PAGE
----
Filed under dip pen, inks, sketchbook, sketching, watercolour pencils

Cosimo Foo the Fighter

cossie_foo His real name is Cosmo. But I sometimes call him Cosimo Foo the Fighter. It’s me he fights. Not so much now, as he will be two years old at Christmas. And I’ve worked out that when I get teeth and claws buried in my ankle, it’s always when I’m walking away from the kitchen. Food.
He’s a ragdoll, and they aren’t fully grown until they are three years old. He has settled down a lot, but we have still got a way to go.

image He’s an inside cat. Unlike my previous cats he can’t be trusted in the courtyard. He’s up over the fence and across the back lane chasing another cat, with no thought of looking out for traffic. And then there was the day he got out the front, went down the street and into a neighbours house through her security door. One big dog ignored him, but when the German Shepherd came, he came running out.

So what has taken me so long to start sketching him, when I sketched my other cats regularly? He hasn’t sat still. Here is what he was like when I first got him early in 2013.

imageNow you see he is a lot woollier, a lot bigger, and better still he has grown into his nose. He likes to get involved with the sketching. He knows if he can sit on the sketchbook AND the iPad he’s more likely to have my full attention.


Filed under cats, sketchbook, sketching, watercolour pencils

St John’s College

 st_johns_collegeLast Friday was a filthy day and I was stuck in a small room for several hours with only a view of these rooftops to amuse myself. It was so dark and rainy that often I couldn’t see the edges of the buildings at all. I had only my Lamy pen, and a blue-grey watercolour pencil. The little extra colour was put on later.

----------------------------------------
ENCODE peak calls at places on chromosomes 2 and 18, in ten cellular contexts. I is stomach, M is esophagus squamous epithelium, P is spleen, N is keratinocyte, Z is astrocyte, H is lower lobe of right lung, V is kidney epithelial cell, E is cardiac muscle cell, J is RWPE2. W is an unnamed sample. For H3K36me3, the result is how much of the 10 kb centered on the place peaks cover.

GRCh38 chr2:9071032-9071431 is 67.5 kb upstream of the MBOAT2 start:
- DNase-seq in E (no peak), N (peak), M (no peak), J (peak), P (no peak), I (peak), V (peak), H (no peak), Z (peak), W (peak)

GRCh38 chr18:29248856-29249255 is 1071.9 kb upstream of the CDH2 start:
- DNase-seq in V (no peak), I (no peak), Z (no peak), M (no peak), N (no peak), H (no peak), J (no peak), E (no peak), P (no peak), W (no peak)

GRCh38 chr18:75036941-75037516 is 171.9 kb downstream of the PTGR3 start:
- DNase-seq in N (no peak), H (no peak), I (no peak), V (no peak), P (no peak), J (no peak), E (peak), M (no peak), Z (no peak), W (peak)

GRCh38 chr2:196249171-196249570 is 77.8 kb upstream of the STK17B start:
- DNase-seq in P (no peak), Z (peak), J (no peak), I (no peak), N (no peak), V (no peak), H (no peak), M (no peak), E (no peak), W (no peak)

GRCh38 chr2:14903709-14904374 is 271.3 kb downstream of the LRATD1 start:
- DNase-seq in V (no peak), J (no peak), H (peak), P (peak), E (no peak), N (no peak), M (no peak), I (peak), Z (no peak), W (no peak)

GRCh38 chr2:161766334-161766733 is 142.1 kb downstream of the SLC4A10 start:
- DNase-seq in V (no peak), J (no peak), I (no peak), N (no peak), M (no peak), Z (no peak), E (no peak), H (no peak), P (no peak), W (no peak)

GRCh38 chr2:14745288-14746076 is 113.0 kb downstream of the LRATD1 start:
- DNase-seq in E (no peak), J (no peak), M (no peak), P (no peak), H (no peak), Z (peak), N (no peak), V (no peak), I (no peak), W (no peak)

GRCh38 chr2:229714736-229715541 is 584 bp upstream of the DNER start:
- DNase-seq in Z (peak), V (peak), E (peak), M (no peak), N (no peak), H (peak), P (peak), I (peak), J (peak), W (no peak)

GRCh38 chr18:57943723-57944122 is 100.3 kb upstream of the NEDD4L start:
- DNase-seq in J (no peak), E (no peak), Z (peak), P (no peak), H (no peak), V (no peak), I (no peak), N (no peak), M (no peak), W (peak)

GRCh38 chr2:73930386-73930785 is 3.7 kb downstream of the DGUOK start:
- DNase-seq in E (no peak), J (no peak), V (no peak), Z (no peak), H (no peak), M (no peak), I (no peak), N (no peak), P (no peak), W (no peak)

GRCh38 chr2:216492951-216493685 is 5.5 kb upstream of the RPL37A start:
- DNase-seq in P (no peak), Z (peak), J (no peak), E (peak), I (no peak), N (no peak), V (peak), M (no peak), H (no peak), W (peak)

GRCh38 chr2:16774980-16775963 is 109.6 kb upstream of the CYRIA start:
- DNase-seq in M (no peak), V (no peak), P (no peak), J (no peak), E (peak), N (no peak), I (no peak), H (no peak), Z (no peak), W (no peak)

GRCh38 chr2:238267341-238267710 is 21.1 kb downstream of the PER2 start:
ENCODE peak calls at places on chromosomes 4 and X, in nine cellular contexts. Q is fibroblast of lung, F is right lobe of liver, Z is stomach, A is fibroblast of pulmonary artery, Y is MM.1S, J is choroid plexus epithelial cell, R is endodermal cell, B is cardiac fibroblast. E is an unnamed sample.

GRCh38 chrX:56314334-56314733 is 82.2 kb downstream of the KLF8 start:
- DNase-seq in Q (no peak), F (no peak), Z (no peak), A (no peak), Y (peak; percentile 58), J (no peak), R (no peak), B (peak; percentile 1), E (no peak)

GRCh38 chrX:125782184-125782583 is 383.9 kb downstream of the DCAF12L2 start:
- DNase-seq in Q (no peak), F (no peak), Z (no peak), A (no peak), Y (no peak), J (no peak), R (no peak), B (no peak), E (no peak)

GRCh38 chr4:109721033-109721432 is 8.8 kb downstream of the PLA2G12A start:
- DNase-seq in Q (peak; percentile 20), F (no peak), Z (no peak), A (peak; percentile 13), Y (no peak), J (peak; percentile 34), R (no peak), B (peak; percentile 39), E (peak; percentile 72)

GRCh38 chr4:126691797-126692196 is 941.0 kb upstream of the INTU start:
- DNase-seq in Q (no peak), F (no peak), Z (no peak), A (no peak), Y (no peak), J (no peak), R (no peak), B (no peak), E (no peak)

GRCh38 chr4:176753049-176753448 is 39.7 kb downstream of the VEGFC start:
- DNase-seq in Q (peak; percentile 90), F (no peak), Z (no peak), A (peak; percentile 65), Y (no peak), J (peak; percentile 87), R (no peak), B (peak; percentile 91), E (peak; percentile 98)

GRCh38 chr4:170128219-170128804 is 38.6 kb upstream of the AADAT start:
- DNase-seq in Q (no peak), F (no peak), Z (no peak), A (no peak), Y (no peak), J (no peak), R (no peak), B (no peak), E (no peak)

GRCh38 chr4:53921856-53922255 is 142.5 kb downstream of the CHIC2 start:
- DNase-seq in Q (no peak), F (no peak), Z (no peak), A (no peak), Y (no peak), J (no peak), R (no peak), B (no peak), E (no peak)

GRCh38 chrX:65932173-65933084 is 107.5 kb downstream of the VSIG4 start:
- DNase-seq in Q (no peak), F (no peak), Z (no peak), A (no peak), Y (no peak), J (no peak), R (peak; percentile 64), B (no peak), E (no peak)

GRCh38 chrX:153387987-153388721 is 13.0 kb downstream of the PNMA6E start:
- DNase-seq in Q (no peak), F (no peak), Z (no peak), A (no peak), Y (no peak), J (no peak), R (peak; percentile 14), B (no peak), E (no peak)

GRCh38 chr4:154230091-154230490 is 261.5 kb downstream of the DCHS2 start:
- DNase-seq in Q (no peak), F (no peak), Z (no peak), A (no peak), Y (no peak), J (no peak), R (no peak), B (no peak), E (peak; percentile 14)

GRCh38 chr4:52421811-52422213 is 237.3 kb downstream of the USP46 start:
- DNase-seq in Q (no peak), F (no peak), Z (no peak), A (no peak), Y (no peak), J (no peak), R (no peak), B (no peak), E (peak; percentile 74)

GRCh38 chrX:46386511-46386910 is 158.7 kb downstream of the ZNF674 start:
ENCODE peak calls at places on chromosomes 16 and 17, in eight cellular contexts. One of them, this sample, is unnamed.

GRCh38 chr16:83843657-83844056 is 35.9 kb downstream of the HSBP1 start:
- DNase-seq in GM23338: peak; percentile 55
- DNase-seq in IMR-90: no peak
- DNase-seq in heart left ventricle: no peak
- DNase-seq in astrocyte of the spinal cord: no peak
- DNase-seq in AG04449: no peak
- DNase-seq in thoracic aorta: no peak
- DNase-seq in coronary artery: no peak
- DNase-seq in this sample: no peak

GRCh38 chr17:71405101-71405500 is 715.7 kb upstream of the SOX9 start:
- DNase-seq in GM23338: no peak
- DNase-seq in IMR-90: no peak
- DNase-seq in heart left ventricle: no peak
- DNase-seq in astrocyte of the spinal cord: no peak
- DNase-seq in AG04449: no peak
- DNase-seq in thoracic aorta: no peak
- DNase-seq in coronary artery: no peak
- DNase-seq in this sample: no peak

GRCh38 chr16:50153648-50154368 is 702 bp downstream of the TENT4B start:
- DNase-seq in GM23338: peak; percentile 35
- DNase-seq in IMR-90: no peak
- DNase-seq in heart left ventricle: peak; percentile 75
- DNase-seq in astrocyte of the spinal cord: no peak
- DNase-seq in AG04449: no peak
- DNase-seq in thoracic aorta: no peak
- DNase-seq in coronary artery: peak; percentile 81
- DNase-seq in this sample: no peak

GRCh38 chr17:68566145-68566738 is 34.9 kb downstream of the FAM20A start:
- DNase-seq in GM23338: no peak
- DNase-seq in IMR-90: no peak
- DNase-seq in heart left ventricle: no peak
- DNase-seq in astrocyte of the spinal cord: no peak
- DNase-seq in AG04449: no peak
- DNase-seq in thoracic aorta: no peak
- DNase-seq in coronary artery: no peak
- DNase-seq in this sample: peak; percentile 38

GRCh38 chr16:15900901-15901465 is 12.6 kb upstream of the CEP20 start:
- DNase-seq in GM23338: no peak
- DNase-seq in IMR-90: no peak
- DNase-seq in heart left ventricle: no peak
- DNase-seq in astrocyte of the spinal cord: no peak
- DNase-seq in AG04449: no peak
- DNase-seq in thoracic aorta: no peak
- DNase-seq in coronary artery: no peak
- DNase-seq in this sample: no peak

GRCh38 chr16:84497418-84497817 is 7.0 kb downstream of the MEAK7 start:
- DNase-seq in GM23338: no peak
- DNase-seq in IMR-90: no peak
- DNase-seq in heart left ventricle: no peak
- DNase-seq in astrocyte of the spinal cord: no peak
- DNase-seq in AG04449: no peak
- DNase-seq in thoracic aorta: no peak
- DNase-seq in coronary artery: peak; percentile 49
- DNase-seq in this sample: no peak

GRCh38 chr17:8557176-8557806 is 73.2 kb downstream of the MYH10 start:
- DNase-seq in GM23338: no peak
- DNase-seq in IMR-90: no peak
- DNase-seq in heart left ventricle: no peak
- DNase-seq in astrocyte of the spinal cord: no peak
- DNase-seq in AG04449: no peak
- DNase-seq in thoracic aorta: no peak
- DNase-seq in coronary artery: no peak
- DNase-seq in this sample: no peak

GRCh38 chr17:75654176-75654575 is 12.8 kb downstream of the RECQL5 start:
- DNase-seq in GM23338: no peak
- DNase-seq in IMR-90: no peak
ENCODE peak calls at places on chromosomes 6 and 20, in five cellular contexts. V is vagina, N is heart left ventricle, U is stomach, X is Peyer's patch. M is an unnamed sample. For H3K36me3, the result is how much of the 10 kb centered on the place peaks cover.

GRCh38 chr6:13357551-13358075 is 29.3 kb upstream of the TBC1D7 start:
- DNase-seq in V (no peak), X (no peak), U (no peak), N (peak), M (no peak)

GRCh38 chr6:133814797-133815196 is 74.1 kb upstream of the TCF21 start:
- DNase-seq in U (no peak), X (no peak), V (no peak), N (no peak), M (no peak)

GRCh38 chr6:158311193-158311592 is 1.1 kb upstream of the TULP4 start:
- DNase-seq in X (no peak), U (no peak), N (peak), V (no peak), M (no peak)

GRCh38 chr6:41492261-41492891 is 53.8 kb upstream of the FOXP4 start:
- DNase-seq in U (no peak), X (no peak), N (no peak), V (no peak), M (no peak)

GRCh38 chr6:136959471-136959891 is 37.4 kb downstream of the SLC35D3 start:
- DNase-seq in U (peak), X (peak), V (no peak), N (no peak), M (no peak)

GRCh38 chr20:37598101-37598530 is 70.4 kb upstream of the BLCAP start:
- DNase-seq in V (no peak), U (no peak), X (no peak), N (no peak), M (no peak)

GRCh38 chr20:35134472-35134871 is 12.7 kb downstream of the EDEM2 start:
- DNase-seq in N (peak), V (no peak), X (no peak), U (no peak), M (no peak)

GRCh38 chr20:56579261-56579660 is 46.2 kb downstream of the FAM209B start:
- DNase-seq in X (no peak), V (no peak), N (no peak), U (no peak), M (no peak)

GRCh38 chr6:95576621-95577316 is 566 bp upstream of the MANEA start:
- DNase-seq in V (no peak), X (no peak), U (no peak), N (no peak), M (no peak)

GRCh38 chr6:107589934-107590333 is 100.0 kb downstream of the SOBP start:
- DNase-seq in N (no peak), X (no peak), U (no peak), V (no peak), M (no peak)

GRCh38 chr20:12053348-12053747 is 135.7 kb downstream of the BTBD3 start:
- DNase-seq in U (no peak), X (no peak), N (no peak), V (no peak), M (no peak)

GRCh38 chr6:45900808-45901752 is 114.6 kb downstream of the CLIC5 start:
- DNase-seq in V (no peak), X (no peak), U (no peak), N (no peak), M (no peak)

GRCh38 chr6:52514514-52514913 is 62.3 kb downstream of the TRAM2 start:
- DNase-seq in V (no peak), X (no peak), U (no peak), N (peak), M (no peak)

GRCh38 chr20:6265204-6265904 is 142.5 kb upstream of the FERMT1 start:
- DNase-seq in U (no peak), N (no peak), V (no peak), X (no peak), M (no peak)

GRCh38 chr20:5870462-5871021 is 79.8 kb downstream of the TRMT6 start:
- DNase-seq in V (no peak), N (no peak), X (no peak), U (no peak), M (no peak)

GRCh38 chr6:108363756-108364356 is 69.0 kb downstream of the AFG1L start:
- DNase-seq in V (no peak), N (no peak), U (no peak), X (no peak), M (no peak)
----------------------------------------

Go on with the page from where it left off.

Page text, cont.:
I also had only one hand free, so had to keep my sketchbook steady with the hand I was sketching with. At one point the sun came through the clouds and I was able to see where the shadows would fall. A crowd of people were walking along in bright sunlight, and suddenly umbrellas were up, coats were pulled over their heads and any free object held above their heads. Pelting down, while the sun was shining.

St John’s College is a residential Catholic college attached to the University of Sydney. It has a number of well-known alumni including the prime minister and treasurer (enough said) and is a beautiful building. However I am in two minds about it, because this college was relatively recently involved in a scandal about bullying. You can read about it here. Privileged young people with an over-developed sense of entitlement. Beautiful building or not, I turn my nose up at it as I go by.


Filed under Brown ink, Lamy Safari, sketchbook, sketching, Sydney University, watercolour, watercolour pencils

Siracusa relections